Les Splendeurs et Misères du Commentateur Politique

26 April 2021

These are difficult days for the political commentator. The normal political thrust and jab has been overshadowed by the universal preoccupation with the pandemic. Commentary on Covid is best left to experts, and those who dare to wade in despite the murkiness of the available facts are likely to see their hasty conclusions quickly overturned. Consider, for example, the initial comparisons of Germany and France, to the latter’s detriment. Sweeping statements were made about the reasons for France’s failures and the superior wisdom of Germany’s leadership. This broad-brushed condemnation of France, mostly by French commentators, now looks to have been premature and superficial. Even cautious Germans can make mistakes, cronyism and corruption are human failings that exist north of the Rhine as well as south, etc.

The only good news is that the pandemic will have created enough work to keep a generation of social scientists busy explaining why things turned out as they did.

To be sure, there is a presidential election brewing in France, and in Germany the chancellorship is up for grabs. The rise of the Greens is noteworthy in France, but not as much as in Germany, where Annalena Baerbock promises to mount a strong campaign, while the French Greens cannot quite bring themselves, much less the entire left, to coalesce around the candidacy of Yannick Jadot.

So what is there to talk about that is unique to France? Emmanuel Macron, of course. It is inherent in the very DNA of the Fifth Republic that the character of the presidency is shaped more by the character of the President than by the constitution. Macron brought to the job a brash energy more reminiscent of the young Silicon Valley “founders” he professed to admire than of his predecessors in the Elysée, despite his studious efforts to invoke (or evoke) Gaullian grandeur, Pompidolian pomposity, Mitterrandian eloquence and intellectualism, Giscardian economic expertise, Chiraquian dash, haste, and peremptoriness, Sarkozian zingers, and, on rare occasions, even Hollandesque informality and ineptitude (think Benalla).

But the Gilets Jaunes and Covid put an end to the president’s sporadic efforts to remake the presidency in his own image. Whatever “vertical” authority he had succeeded in re-establishing has been sapped by the decentralized spread of the virus. The “flight to Europe,” which constituted the only social component of the initial Macron program, was of little avail in the fight against Covid, which has to be won at home in undramatic ways unsuited to Macron’s theatrical temperament.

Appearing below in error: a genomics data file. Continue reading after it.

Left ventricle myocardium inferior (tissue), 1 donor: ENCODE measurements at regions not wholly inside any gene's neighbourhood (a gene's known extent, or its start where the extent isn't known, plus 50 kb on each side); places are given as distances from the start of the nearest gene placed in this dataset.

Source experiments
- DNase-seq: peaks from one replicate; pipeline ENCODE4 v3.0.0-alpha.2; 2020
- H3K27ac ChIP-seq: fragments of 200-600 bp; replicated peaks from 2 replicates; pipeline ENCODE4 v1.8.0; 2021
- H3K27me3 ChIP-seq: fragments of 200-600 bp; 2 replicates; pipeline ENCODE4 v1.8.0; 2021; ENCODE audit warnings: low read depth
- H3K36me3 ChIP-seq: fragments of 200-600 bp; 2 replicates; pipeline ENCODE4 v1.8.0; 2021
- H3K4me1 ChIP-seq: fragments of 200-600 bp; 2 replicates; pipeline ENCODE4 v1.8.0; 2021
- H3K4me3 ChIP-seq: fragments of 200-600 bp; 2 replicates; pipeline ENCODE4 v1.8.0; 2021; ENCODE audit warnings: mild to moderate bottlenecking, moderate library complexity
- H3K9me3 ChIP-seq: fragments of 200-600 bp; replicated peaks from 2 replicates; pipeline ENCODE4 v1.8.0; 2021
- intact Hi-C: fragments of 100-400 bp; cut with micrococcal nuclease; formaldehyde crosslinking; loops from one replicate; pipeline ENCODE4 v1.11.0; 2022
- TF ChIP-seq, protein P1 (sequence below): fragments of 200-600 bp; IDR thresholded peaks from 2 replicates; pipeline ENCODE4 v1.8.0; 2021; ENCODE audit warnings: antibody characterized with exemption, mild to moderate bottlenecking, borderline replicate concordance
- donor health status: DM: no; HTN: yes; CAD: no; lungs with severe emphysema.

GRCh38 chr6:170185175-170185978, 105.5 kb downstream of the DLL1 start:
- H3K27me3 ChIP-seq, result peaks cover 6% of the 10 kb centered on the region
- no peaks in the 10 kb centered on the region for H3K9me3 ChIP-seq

Hence the president now finds himself in a position where he must either stand alone against Marine Le Pen if he is successful or find himself eliminated in the first round if he is not. The latest polls show him winning both bets: he remains the favorite among the non-Le Pens to win the first round, and if he wins, he still retains a healthy lead (57-43 at last count), though not as healthy as Xavier Bertrand (61-39).

The bloom is off the rose, however: he is no longer the fresh face and unknown quantity he was in 2017, and he can no longer boost his fortunes by contrasting his ambitious plans with the dismal record of the incumbent. He is now the incumbent, and while his record is not as dismal as Hollande’s, it has not made him many friends. On the contrary, he has generated considerable enmity–arguably, more than he deserves but nonetheless real. His freedom to maneuver was never limited by loyalty to any party, so he cannot say, as Hollande might have if he had run again, that he had wanted to push further with reform but was constrained by the ideology of his Socialist Party.

Macron’s ideology was only ever Macronism: whatever he wanted to do, that was what he stood for. Its chance of yielding noticeable results before 2022 was always limited, as I wrote back in 2017, but Macron’s whole approach to candidacy and office showed him to be a high-stakes gambler. And any chance of the big payoff was ended by Covid.

So we shall see.


Photo Credit: patrick janicek, Emmanuel Macron, via Flickr, CC BY 2.0.


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  • Chris Miller says:

    What’s good about Bertrand, do you think? Safe pair of hands because more a man of the traditional right, rather than the ‘maverick right’ that Macron seeks to be? Has he come through successive governments of the right with clean hands, despite being Sarkozy’s principal supporter? Why would he beat Le Pen more handsomely than Macron?

  • DG says:

    Informative and as usual well written.

  • Geof says:

    “…was of little avail in the fight against Covid, which has to be won at home in undramatic ways…” Of all institutions, Governments, and by extension, the Bureaucratic Elites that run them, have had the biggest loss of repute from our helplessness against the virus. And at the end of the day, what is Macron but a technocrat so often lecturing from behind a big desk? What solutions have they given us – wear a mask? Very undramatic, indeed. Ironically, the Gilets Jaunes, all about redistributing power, may yet win.

  • FrédéricLN says:

    “The only good news is that the pandemic will have created enough work to keep a generation of social scientists busy explaining why things turned out as they did.” Je plussoie !

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